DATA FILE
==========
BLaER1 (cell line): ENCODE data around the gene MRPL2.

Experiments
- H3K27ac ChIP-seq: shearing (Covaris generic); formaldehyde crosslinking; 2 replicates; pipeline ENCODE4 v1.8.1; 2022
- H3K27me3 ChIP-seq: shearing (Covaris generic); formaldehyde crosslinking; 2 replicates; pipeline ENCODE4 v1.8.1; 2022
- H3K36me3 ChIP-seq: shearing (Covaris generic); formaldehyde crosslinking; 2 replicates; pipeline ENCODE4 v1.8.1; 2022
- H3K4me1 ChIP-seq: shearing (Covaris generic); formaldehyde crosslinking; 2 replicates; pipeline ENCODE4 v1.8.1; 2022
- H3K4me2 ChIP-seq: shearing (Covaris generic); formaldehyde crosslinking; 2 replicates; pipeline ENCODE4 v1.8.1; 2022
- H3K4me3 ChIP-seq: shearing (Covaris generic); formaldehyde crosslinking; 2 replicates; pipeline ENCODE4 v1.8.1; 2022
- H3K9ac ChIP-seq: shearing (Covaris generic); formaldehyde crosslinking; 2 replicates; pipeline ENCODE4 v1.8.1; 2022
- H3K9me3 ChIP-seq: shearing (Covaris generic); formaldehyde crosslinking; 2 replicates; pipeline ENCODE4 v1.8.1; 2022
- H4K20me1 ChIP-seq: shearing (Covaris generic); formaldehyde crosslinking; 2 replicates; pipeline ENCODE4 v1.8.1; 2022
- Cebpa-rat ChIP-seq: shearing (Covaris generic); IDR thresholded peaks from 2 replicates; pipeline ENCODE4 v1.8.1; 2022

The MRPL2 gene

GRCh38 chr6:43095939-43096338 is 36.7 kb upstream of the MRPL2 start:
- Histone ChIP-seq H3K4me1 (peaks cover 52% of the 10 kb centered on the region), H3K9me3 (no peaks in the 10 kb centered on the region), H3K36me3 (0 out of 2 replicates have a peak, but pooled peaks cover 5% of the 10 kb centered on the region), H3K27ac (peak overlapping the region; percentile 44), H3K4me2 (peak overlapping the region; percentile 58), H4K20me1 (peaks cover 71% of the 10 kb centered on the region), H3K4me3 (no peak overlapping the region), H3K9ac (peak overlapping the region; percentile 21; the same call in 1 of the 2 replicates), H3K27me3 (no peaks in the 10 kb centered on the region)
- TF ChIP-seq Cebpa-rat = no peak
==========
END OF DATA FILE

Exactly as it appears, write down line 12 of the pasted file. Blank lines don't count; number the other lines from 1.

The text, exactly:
- Cebpa-rat ChIP-seq: shearing (Covaris generic); IDR thresholded peaks from 2 replicates; pipeline ENCODE4 v1.8.1; 2022